Although heartworm disease is as preventable as any of the infectious diseases of dogs and cats, infections with D. immitis
continues to be a common occurrence. Because of the awareness of owners and the efforts on education, the veterinary profession
at times has over simplified this disease and has lead to some of the confusion over feline heartworm disease.
Heartworm disease in cats must also be considered a potential health risk by veterinarians. Clinical signs can often be overlooked
or misdiagnosed as another disease.
A little history
We have historically told cat and dogs owners that D. immitis has a six-month life cycle, which is true relative to time of
infection until possibility of producing microfilaria and production a host that serve as a source for mosquitoes to initiate
the next infection. However, from the animal's point of view, heartworms have a three-month disease cycle, especially in the
cat. After a dog or cat is exposed to mosquitoes with L3, as early as 90 to 100 days later, small young adult worms (L5s,
2-5 cm in length) arrive in the right ventricle and are found in the terminal pulmonary arteries (especially the caudal arteries).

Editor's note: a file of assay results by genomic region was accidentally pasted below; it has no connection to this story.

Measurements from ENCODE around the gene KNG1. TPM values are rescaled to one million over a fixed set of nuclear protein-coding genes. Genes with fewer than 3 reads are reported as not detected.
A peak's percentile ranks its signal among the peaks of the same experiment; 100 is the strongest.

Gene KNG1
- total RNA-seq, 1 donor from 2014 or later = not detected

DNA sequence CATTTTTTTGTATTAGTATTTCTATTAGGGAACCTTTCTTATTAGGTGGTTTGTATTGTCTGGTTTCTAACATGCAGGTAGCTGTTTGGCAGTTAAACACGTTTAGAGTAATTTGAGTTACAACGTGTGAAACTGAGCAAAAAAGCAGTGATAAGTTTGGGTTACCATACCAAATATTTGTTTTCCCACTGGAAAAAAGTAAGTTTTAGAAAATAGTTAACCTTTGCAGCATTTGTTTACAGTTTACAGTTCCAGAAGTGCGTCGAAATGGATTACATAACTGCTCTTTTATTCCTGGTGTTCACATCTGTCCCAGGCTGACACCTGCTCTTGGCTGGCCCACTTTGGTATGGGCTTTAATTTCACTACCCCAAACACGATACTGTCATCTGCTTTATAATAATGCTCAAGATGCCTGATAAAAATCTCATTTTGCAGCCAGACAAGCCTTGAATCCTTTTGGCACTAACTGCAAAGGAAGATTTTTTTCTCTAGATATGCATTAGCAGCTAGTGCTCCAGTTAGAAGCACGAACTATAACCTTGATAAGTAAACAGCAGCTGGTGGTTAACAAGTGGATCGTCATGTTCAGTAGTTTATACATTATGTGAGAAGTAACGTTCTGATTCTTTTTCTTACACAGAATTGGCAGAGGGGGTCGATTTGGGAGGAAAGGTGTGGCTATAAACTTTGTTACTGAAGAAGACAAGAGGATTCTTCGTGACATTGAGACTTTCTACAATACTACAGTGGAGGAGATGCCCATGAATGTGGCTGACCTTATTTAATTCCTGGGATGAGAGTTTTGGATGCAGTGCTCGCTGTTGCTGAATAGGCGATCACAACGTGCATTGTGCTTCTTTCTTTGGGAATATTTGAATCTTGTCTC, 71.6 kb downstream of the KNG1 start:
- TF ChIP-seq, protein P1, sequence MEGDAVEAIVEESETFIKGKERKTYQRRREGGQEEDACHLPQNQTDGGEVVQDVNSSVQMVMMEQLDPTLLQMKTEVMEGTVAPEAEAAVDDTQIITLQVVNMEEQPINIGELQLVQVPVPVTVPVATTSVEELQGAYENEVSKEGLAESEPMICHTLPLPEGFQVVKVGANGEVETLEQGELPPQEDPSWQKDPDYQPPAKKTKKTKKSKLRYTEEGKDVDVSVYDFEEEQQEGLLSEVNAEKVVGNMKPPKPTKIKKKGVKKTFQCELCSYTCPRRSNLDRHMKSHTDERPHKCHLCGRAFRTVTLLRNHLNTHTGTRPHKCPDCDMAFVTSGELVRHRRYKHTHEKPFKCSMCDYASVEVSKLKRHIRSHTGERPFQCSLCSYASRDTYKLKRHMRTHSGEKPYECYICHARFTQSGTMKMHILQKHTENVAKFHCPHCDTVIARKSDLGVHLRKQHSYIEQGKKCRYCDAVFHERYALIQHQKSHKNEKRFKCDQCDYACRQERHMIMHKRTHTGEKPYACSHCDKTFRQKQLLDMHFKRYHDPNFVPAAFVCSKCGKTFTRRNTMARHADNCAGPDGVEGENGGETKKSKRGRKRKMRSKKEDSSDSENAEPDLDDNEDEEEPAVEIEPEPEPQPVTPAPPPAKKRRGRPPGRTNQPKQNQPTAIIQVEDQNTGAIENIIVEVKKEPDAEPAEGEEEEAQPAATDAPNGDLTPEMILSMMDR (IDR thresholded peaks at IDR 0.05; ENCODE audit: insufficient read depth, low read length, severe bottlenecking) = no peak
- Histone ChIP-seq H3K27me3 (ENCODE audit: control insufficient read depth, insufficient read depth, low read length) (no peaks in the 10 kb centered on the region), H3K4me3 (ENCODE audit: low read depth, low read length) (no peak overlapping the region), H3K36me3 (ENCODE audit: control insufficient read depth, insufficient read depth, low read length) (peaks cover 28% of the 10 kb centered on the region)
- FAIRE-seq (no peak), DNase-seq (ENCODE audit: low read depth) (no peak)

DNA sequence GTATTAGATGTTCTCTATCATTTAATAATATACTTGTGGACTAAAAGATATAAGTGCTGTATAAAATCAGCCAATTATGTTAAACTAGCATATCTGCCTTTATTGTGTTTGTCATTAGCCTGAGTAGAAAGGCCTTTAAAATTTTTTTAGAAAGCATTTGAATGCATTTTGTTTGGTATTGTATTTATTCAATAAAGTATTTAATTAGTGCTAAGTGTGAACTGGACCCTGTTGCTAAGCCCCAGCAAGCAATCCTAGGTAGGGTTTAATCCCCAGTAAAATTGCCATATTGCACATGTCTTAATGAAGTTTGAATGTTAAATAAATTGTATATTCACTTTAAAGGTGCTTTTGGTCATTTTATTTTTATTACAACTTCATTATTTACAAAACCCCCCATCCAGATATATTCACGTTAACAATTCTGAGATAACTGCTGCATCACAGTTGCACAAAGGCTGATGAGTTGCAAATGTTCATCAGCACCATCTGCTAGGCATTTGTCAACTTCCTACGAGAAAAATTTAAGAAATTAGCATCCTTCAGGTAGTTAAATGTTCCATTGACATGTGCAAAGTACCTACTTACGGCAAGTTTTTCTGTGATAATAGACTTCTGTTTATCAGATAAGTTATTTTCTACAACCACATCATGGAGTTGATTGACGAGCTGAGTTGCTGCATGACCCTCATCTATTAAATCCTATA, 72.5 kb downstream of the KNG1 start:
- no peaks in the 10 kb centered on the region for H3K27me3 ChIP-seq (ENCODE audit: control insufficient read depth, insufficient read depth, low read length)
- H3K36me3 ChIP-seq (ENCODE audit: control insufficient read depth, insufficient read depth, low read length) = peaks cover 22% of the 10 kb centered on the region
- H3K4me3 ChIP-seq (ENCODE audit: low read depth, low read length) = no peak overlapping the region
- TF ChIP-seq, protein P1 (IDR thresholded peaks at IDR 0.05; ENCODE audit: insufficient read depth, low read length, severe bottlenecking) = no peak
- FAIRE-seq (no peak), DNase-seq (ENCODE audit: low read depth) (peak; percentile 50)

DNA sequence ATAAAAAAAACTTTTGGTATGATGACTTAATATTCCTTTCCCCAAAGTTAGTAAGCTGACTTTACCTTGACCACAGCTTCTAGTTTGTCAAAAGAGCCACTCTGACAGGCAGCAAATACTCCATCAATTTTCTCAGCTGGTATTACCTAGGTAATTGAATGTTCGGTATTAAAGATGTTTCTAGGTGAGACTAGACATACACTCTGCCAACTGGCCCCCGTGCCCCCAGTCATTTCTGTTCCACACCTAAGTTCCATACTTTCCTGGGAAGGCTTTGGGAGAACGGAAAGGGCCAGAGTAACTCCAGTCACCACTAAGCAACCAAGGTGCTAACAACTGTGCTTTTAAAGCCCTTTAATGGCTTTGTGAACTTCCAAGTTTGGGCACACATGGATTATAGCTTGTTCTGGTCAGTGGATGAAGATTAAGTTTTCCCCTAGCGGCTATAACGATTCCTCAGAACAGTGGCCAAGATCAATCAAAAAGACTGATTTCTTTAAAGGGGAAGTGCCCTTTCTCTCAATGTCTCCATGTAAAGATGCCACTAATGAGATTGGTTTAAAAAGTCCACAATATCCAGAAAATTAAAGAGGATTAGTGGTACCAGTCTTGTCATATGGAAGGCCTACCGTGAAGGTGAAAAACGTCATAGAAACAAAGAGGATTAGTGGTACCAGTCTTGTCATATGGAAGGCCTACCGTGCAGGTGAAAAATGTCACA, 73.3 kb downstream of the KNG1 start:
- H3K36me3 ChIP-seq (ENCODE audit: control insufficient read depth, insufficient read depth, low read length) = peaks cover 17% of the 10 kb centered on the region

Three months after the infection, there is disease being produced and radiographic and histologic changes are evident. Because
the early part of this three-month disease cycle is typically asymptomatic in dogs, it has largely been ignored. In the cat,
the arrival of L5 as early as three months after infection is associated with an acute inflammatory reaction including peribronchial
infiltration and eosinophilic interstitial and alveolar reactions. In addition, this early phase is considered more dramatic
because of a higher mortality of immature adult worms during the three- to six-month time following infection compared to
the dog. On radiographs, an enlarged caudal pulmonary artery can be viewed. However it is actually the pulmonary artery and
an extensive periarteritis, which can have the same radiographic tissue density. The enlarged pulmonary artery and associated